On September 4, 2015, the U.S. District Court for Massachusetts decided Defendant’s summary judgment motion in DataTern, Inc. v. MicroStrategy, Inc., 2015 BL 288638, 6 (D. Mass. Sept. 04, 2015), holding that a U.S. Patent directed to “mapping out relationships between two databases” is not invalid under Alice and its progeny. Following the legal standard for software-based inventions set out by the Supreme Court in Alice Corp. Pty. Ltd. v. CLS Bank Intern., 134 S. Ct. 2347 (2014), and the Federal Circuit’s precedential decision in DDR Holdings, LLC v. Hotels.com, L.P. et al. (773 F.3d 1248, 1255), District Court Judge Saylor denied MicroStrategy’s summary judgment motion of invalidity under 35 U.S.C §101.
In DataTern, a case remanded by the Federal Circuit on claim construction grounds, the patent–in-suit, U.S. Patent No. 6,101,502 (“the ‘502 patent”), is directed to a method and computer program for interfacing an object-oriented software application to access data stored in a relation database. DataTern, Inc., at *3. The patent claims function to create “interface objects” that act as “intermediaries between the object-oriented application and the relational database.” Id. MicroStrategy filed for summary judgment of invalidity under § 101 and for non-infringement (not discussed here).
The District Court applied the precedent of Alice and DDR Holdings. Alice set out a two-step framework for deciding whether a patent claim is directed to a patent-ineligible concept. The framework consists of determining: (a) whether the claims-at-issue are directed to a patent-ineligible concept, and (b) whether the claim elements both individually and in combination transform the nature of the claim into a patent-eligible application. Alice, 124 S. Ct at 2335. In DDR Holdings, 773 F.3d at 1259, the Federal Circuit upheld the eligibility of a patent that was “directed to systems and methods of generating a composite web page that combines certain visual elements of a ‘host’ website with content of a third-party merchant.” The DDR Court commented that, “the claimed solution [was] necessarily rooted in computer technology in order to overcome a problem specifically arising in the realm of computer networks.” Id. at 1257. Indeed, on that basis, the DDR Court concluded the claims-at-issue were patent eligible. In DataTern, J. Saylor determined that the patent-at-issue was eligible because “it is directed at solving a problem that specifically arises in the realm of computing; indeed, object-oriented programs exist only in the realm of computers, and relational databases are utilized primarily, if not exclusively, on computers.” DataTern at *11. Contrary to the assertions of MicroStrategy that “selecting an object model” and “generating a map” are activities that may be performed by the mind, J. Saylor analogized DataTern’s claims to those in DDR Holdings because both are “necessarily rooted in computer technology in order to overcome a problem specifically arising in the realm of computer networks.” Id. citing DDR Holdings at 1258; see also CLS Bank Intern. v. Alice Corp. Pty. Ltd., 717 F.3d 1269, 1302 (Fed. Cir. 2013) (“The key to this inquiry is whether the claims tie the otherwise abstract idea to a specific way of doing something with a computer, or a specific computer for doing something; if so, they likely will be patent eligible, unlike claims directed to nothing more than the idea of doing that thing on a computer.”) (emphasis in original), aff’d by Alice, 134 S. Ct. at 2360.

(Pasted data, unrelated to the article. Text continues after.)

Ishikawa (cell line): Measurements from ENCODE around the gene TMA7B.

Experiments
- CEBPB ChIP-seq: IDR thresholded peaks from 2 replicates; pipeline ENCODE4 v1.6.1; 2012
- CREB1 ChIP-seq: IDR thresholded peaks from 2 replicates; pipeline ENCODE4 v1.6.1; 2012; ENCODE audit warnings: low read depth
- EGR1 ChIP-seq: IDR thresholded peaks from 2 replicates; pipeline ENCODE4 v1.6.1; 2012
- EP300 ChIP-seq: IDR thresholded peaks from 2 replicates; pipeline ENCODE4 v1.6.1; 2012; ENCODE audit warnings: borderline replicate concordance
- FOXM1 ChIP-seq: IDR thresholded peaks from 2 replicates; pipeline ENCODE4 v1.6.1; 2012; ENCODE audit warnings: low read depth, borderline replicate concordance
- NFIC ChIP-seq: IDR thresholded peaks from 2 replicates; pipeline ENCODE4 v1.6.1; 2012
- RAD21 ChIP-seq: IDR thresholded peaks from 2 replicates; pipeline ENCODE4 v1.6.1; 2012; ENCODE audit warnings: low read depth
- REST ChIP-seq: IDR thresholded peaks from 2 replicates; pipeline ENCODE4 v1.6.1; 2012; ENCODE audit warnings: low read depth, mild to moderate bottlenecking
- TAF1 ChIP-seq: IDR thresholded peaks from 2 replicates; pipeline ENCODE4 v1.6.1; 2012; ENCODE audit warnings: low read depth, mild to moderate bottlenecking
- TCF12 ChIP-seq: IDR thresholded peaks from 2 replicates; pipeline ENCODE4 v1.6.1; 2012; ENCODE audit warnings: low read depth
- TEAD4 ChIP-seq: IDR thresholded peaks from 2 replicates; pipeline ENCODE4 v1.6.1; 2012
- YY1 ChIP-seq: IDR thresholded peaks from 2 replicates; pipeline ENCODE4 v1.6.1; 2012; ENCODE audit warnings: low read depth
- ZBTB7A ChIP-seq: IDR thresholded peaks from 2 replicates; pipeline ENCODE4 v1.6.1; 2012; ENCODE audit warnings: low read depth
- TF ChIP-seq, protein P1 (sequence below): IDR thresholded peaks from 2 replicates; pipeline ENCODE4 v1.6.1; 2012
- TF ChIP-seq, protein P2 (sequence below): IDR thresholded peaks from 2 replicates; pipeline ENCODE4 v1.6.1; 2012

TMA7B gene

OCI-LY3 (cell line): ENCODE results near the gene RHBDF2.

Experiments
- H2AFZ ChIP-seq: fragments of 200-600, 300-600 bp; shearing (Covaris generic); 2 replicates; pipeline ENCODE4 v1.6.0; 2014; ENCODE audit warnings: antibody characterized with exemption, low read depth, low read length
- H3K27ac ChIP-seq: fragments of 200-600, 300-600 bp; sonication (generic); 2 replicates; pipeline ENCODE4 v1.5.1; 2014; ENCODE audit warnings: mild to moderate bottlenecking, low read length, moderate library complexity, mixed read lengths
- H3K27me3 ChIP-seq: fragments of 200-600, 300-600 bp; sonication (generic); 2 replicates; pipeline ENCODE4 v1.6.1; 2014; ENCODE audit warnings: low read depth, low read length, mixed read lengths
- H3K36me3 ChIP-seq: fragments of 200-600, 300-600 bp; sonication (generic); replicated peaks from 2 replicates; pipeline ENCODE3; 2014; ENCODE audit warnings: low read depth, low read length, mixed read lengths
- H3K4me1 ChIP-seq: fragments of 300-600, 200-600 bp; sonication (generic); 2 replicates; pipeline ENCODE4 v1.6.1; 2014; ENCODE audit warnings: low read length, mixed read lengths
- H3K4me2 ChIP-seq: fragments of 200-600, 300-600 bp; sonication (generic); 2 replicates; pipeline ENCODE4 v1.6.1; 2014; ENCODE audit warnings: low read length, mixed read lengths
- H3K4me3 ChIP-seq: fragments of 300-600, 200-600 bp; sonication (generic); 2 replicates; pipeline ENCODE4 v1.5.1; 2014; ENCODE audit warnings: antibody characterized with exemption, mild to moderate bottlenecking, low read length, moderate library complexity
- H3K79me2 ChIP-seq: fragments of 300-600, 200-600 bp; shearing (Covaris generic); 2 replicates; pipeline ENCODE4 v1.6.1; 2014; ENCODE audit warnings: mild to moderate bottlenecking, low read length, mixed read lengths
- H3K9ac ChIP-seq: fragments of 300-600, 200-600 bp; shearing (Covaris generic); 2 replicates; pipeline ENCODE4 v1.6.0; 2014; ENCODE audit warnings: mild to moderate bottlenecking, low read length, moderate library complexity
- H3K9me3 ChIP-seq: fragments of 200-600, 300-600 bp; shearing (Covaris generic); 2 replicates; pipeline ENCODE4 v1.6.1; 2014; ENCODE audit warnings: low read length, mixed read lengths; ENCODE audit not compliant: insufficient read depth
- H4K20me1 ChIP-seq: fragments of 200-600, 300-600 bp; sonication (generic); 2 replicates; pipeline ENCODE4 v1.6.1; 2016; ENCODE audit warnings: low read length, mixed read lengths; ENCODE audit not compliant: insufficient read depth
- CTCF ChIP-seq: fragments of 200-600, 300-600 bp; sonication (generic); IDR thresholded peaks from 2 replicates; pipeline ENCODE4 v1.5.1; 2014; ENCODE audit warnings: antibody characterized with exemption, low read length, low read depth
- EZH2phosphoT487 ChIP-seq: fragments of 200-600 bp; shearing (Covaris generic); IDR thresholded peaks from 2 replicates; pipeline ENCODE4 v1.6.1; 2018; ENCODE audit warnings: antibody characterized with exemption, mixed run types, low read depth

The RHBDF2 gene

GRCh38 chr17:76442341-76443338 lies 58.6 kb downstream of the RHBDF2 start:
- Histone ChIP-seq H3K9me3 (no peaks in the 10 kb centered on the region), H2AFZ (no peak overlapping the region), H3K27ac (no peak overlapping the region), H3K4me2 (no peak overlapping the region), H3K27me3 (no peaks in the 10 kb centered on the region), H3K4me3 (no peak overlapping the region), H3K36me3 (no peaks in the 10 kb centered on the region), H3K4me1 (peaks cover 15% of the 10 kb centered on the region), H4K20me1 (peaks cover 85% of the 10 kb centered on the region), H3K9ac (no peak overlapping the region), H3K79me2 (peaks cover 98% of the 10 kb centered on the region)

The Court also focused on the distinction between fundamental practices long prevalent in human experience (as found in such post-Alice cases as; Ultamercial, Inc. v Hulu, LLC, 722 F3.d 709,712 (Fed. Cir. 2014), buySAFE, Inc. v Google, Inc., 765 F3.d 1350, 1355 (Fed. Cir. 2014) and Intellectual Ventures I LLC v. Capital One Bank (USA), 792 F.3d 1363, 1369 (2015)) and those that are directed to solving a specific computing problem (DDR Holdings, 773 F.3d at 1257). Id. The Court acknowledged that, like DDR Holdings, 773 F.3d at 157, this case provides a situation in which “identifying the precise nature of the abstract idea is not as straightforward as in Alice or some of [the] other recent abstract idea cases.” Id. However, because (a) the claims are directed at solving a problem arising in the realm of computer networks, and (b) the claims are sufficiently limited in scope as to encompass an “inventive concept,” the motion for summary judgment was denied.